News Release 1997-45 | May 15, 1997
OCC Study Finds No Safety Net Subsidy for Banks
A research paper by OCC economist Gary Whalen concludes that most banks face regulatory costs that outweigh any benefit from the deposit insurance safety net and only a small minority of banks receive a net benefit, which is minimal at best. The paper also finds no evidence that banks tend to organize their activities in a bank rather than a bank holding company, as would be expected if banks gained a significant advantage from the safety net.
"This paper suggests that banks gain no competitive edge in the marketplace from the safety net," said Comptroller of the Currency Eugene Ludwig. "Nor does the alleged safety net subsidy give an advantage to conducting activities in a bank rather than a bank holding company," he said.
Whalen's research found that when benefits from the federal safety net are calculated against bank regulatory costs for the 50 largest banking companies, the median net value from the safety net is a negative 7.3 basis points. A negative net value applies to 68 percent of these banks. Moreover, this measure is based on a conservative estimate of regulatory costs of 3 percent of bank noninterest expenses.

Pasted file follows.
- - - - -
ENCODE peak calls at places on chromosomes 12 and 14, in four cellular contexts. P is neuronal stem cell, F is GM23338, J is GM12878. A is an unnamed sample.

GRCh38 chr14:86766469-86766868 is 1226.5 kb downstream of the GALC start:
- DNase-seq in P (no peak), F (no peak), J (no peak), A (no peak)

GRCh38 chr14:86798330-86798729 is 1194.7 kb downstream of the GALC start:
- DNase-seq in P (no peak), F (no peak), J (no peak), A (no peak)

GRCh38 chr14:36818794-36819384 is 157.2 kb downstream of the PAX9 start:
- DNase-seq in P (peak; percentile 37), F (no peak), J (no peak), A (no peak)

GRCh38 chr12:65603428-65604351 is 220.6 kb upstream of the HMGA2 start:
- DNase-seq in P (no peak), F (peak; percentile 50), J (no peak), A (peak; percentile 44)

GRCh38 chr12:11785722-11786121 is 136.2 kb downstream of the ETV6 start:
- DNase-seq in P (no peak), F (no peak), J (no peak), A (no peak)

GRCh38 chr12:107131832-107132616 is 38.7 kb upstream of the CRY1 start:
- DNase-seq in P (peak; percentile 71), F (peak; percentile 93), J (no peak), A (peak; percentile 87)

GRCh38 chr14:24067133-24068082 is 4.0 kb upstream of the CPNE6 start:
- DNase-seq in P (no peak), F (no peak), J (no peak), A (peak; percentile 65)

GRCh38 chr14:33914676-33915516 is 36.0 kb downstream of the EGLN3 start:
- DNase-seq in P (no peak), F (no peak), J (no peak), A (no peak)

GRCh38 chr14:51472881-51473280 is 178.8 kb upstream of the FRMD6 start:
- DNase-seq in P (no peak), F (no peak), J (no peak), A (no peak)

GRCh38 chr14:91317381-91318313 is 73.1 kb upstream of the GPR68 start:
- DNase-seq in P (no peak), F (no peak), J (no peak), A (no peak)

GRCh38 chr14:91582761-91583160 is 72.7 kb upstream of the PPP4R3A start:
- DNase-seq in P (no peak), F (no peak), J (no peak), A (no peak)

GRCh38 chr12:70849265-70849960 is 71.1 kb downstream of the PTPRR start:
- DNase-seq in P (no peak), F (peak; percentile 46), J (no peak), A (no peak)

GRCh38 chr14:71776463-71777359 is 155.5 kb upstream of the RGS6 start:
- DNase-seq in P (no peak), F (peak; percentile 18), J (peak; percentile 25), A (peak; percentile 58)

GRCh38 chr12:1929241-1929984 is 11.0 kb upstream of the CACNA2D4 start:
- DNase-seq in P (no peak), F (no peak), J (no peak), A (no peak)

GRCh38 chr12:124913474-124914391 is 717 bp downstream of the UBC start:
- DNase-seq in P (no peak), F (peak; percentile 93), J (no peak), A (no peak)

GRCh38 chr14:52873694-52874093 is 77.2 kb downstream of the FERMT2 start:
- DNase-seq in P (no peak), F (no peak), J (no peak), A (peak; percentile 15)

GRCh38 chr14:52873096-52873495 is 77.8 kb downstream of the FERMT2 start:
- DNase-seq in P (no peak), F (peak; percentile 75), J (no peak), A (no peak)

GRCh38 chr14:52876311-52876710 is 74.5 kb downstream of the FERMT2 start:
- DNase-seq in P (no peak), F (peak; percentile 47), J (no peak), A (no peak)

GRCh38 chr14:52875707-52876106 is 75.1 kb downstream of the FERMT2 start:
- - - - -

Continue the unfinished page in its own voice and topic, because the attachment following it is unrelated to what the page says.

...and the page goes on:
The study also found that empirical evidence related to bank organizational behavior refutes the existence of any significant advantage from the deposit insurance safety net. If a meaningful advantage existed, banks would likely choose to conduct activities in the bank rather than the bank holding company affiliate. For example, mortgage companies would be expected in banks or their subsidiaries, rather than bank holding company affiliates. However, the study found that in the top 20 banks, no such pattern existed.
Six of the banks conducted mortgage banking activities in a bank holding company affiliate, nine banks conducted the activity in the bank or a bank subsidiary, and five performed the activity in a combination of the bank and the bank holding company. The study examined debt issuance as well and found that debt is issued by both banks and their parent holding companies. If there were a meaningful safety net subsidy, banks would be expected to issue debt exclusively.
A copy of The Competitive Implications of Safety Net-Related Subsidies may be obtained by writing to Comptroller of the Currency, Public Information Room (Mail Stop 1-5), Washington, D.C. 20219; faxing a request to (202) 874-4448; ordering by phone (202) 874-5043; or visiting the OCC's Public Information Room at 250 E Street, S.W. in Washington, D.C. (9 a.m.-noon and 1-3 p.m., Monday-Friday). The document is available on the OCC's web page at http://www.occ.treas.gov.